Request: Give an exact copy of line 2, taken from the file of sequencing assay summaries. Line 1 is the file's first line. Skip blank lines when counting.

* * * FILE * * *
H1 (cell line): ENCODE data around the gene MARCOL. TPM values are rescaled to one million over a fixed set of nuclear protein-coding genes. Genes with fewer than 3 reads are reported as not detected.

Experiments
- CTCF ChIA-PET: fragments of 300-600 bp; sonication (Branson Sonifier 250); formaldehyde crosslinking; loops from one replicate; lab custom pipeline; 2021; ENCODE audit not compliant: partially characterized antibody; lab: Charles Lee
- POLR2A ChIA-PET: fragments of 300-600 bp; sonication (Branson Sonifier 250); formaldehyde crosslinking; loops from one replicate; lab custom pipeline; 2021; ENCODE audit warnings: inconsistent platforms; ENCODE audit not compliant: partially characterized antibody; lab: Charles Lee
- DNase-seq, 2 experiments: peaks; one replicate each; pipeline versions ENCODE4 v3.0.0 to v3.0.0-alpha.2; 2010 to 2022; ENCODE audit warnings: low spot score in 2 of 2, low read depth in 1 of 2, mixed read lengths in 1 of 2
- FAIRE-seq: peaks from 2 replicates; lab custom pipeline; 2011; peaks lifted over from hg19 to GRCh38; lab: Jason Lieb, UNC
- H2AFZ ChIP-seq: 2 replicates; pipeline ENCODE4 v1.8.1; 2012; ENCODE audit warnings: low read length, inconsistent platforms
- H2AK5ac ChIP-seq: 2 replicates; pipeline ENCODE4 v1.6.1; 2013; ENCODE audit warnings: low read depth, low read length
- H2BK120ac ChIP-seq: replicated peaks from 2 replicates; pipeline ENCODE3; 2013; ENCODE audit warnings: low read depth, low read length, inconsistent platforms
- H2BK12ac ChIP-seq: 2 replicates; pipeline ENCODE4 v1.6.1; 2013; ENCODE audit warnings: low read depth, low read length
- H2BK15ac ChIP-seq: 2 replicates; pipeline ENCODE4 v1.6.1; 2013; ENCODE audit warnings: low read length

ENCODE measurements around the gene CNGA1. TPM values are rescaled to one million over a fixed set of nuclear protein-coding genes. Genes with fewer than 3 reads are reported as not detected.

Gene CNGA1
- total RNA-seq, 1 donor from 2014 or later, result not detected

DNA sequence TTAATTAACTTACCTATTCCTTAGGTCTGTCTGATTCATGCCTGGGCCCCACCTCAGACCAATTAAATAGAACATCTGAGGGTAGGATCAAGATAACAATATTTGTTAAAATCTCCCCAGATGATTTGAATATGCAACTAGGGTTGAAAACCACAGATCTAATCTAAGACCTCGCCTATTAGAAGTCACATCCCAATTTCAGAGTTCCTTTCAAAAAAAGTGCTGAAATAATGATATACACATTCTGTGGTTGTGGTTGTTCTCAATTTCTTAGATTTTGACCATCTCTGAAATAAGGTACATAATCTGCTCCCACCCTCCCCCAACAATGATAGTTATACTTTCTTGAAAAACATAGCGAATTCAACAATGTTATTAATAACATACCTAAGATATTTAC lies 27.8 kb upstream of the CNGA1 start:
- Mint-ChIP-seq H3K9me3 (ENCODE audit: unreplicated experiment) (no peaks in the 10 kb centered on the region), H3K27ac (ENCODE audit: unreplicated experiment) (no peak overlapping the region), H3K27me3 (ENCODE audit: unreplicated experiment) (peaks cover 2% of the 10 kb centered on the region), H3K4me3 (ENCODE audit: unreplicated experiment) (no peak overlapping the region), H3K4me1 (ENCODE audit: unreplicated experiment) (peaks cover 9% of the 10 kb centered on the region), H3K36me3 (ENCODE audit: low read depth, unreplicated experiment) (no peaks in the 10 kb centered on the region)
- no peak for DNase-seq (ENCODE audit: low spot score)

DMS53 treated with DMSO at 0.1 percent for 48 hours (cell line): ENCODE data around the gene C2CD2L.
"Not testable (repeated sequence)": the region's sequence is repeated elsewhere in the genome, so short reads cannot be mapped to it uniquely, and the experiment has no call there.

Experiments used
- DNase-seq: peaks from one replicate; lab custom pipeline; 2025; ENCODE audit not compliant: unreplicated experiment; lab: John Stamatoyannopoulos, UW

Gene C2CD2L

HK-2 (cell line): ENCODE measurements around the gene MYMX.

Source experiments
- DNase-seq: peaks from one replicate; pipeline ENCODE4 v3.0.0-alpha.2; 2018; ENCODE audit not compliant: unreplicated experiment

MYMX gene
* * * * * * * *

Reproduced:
Experiments